Education Briefs
Kalamazoo - A state survey with data that can enhance economic development and job creation in Michigan has been transferred to Western Michigan University. The move will make WMU Michigan's designated geoscience agency and put responsibility for mapping the state's geological resources-such as minerals, soils and groundwater--in the hands of a department that already is a storehouse of information concerning the state's groundwater and oil and gas resources. Grand Rapids Ferris State Universitys Board of Trustees approved an administration recommendation of a zero-percent increase in room and board for students for the 2012-13 academic year. University officials recommended no increase in room and board as students and families begin to make college decisions about the Fall 2012 Semester. Grand Rapids - Applications are now being accepted for the W.K. Kellogg Foundations Woodrow Wilson Michigan Teaching Fellows Program at Grand Valley State University. The Fellowship Program, aimed at increasing the number of science and mathematics teachers. Each Fellow selected by the Woodrow Wilson National Fellowship Foundation and Grand Valley State will receive a $30,000 Fellowship in exchange for a three-year commitment to teach in a high-need secondary school. Fifteen Fellows will be selected for admission to each of the June 2012 and 2013 Grand Valley State cohorts. Midland - Northwood University will honor Bloomfield Hills, Michigan fashion designer Patricia Rhodes Prowse as part of its Distinguished Womens Award Gala. Rhodes Prowse will be recognized for her leadership, determination, compassion, and ethics in business.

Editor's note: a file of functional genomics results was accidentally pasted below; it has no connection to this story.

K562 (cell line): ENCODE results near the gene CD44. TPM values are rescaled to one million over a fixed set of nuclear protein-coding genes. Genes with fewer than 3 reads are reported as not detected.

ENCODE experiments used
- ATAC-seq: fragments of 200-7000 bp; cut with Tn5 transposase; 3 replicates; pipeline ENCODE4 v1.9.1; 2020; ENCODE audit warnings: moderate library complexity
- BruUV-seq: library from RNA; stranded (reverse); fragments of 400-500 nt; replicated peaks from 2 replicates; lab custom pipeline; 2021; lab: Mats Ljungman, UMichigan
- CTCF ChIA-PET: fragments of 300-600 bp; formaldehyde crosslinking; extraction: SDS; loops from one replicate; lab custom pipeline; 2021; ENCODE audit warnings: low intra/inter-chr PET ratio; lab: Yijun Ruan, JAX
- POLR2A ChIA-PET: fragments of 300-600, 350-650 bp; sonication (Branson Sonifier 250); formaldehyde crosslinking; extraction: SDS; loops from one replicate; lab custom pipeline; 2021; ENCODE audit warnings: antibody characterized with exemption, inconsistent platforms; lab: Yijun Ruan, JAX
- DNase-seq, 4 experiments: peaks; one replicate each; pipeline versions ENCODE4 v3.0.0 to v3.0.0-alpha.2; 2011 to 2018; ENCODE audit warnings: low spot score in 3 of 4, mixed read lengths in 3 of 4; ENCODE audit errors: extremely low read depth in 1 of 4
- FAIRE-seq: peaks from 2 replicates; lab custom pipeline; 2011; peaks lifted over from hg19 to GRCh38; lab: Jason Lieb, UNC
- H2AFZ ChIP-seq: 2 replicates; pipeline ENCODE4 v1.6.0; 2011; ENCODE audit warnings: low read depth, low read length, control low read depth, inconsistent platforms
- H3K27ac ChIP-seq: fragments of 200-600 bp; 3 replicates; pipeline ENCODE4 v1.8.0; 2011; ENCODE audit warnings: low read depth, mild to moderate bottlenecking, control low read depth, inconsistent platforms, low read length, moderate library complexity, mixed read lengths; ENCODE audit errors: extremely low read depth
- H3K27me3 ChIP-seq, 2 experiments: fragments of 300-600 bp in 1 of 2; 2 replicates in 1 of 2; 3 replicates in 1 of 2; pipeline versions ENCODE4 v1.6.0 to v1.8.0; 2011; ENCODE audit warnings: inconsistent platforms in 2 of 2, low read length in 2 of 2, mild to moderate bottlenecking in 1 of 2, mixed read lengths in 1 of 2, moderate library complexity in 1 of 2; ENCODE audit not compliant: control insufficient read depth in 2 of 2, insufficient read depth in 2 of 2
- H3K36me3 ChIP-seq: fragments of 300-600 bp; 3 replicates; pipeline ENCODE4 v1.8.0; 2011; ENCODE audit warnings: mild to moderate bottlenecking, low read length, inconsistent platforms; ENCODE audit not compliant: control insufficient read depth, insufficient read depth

10 Education Briefs